Although it might appear to the contrary, computers are really quite stupid machines. Or better said, quite simple, because they only “understand” simple instructions such as “add these two numbers together” or “tell me which number is greater.” This is what we call machine language. The great advantage of machine language is that a computer processor can run these simple operations at full throttle.
During information technology’s early days, computer programmers – a majority of whom were women – had the tiresome task of writing in this language. Let’s think for a moment about the attention to detail that is required to use only this means to write a program to launch a man into space. It would be like instead of using phrases such as “go straight to the intersection and turn right” to explain to someone how to get from one street to another, you had to say “raise your right leg, raise your left leg, repeat ten times, turn your body 90 degrees to the right …”
It goes without saying that we humans are terrible with this level of detail; exclusively using machine language would have relegated computers to the domain of specialists. In the early 1950’s, the American Grace Hopper – who was not only a programmer but also a serving member of her country’s navy – had a brilliant idea: Why not write a program that would translate commands written in English into machine language? Thus the compiler was born.
In the world of computing, all those programs that translate one programming language into another are called compilers. The most frequent practice is to compile a language that more closely resembles a human language – commonly called high-level languages – with machine language. Although it is now possible to find compilers between different high-level languages. Building on our previous example, the compiler translates our phrase “go straight to the intersection” into the necessary sequence of movements.
Names, variables, and functions
The most important feature of high-level programming languages is that they provide abstractions so we can avoid grappling with the most minute level of detail. Different languages work with different levels and forms of abstraction. Nonetheless, almost all of them share some general concepts.
The location of data inside the computer is expressed as a place in the processor called a record, or in memory, or on an external device. But from a human point of view, a command such as “divide the value in record A by the value found in memory position 42” doesn’t reveal anything about what is happening. This is why programming languages allow elements that constitute a program to be named; if we call record A “distance” and the memory position we refer to is “time”, it is easier for us to understand that the program is calculating velocity. A name that is given to represent a data point is commonly called a variable. Programmers, thus talk about “declaring a variable” when they mean “give a name to the place that contains the data point” or “assign a variable” when they want to say “give a specific value to this data point.”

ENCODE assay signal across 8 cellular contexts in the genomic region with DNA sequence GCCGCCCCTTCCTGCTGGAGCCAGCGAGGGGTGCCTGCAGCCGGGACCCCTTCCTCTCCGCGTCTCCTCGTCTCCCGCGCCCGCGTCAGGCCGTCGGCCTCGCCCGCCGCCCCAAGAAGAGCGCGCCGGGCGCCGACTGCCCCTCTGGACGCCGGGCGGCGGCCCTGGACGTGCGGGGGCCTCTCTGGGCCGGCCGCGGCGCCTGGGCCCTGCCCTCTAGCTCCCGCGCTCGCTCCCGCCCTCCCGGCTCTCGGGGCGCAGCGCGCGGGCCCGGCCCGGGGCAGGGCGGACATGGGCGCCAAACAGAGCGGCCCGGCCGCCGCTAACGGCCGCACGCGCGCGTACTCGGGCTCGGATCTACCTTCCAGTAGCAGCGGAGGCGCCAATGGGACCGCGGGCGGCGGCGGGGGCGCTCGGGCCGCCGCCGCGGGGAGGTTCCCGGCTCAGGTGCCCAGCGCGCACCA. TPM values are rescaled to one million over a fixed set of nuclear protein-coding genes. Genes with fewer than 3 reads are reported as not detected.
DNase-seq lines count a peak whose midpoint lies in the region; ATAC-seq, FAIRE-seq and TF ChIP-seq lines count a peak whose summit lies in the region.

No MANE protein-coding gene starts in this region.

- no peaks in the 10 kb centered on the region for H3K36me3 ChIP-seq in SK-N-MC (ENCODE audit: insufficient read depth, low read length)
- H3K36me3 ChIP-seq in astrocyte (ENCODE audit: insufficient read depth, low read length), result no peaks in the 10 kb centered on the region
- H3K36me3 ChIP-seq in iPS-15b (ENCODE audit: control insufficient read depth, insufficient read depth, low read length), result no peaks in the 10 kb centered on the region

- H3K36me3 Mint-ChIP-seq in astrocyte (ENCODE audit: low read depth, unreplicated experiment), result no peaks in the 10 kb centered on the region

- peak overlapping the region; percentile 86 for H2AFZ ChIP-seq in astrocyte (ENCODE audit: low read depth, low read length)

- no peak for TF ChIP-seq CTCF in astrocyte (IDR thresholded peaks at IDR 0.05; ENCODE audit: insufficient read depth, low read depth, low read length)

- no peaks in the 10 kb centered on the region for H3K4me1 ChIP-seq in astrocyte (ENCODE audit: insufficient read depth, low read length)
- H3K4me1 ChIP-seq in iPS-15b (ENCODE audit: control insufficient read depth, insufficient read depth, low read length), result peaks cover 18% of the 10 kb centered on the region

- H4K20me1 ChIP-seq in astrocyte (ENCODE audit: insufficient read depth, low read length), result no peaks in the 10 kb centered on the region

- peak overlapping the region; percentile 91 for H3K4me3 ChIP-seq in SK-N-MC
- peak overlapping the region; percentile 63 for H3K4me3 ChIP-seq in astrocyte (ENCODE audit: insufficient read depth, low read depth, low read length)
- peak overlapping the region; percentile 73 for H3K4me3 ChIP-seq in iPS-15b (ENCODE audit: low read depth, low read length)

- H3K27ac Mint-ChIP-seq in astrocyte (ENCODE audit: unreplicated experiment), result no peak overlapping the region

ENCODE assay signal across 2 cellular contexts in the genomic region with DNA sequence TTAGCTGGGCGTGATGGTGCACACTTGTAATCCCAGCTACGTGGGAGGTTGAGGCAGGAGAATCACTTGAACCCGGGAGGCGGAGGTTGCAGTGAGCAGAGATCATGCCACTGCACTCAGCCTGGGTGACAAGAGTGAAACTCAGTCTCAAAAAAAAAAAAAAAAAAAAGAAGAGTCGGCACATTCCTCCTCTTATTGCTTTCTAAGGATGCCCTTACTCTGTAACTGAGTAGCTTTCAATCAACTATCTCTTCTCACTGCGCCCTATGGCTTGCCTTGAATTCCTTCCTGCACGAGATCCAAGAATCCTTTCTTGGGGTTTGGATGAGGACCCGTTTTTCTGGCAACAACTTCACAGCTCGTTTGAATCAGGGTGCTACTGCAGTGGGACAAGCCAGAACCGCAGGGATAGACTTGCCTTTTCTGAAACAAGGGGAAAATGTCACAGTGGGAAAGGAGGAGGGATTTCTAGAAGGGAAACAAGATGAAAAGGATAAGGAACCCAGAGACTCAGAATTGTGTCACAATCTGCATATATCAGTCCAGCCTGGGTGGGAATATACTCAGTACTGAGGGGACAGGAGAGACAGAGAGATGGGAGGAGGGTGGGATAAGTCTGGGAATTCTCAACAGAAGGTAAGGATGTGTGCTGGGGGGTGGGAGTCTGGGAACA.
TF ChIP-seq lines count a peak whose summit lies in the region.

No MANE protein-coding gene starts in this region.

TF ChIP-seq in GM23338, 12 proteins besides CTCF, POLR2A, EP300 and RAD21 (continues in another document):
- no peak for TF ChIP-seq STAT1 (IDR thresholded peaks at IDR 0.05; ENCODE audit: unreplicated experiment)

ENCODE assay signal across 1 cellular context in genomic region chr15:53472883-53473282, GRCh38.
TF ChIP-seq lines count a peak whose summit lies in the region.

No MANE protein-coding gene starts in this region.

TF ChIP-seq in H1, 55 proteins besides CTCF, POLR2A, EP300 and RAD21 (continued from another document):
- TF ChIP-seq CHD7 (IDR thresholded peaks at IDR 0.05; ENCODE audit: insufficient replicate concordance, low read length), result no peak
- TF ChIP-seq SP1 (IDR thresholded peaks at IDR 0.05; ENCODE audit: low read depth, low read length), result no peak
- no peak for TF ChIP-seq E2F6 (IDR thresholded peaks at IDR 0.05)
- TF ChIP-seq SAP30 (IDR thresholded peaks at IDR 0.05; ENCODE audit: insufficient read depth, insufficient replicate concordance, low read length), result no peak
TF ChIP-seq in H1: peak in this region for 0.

Let’s go back to our example. If we are developing a navigation program, it is likely that we will have to repeat the same series of commands many times in order to verify the name of a street. One possibility is to copy and paste the code that performs this task every time we need it. But a better approach is to assign a name to a sequence of commands; this is what we call a function, procedure, or subroutine (the slight differences between these elements is not important at this point).
Using functions has two key advantages: first, it facilitates the understanding of the program by documenting the purpose behind a series of commands. But it also lets us make corrections or modify the program from a single, central point: if we discover an error in the way we are checking the name of a street, we only have to make the correction in the function, and not in each location where it is used.
Apart from its significant complexity, there is another problem with machine lange: there is not a single “machine language” – rather each new processor model introduces variations. Although different models can share a large part of their machine language (which is when we talk about them having the same architecture), this would mean that a programmer would have to learn a new programming language each time a new model of processor were to hit the market. To put it another way, it would be like having to re-learn how to sweep each time we bought a new broom.
The introduction of compilers as intermediaries between a high-level language and machine language solves a large part of this problem: we can create various compilers that understand the same language on one side of the communication chain but produce different machine language output. This way we don’t need anything more that a small group of experts to keep the compilers up to date, allowing the majority of programmers to ignore the whims of the market and keep coding the same way. This explains why languages like C or Lisp that were already in use in the 1970s can still be used today.
In this article we have talked about programming languages in the plural, because the same way human language caters for infinite variations, so to do programming languages. In our next installment, we will try give a broad description of the most important families of languages. As we mentioned above, the differences are in the abstractions provided by each language.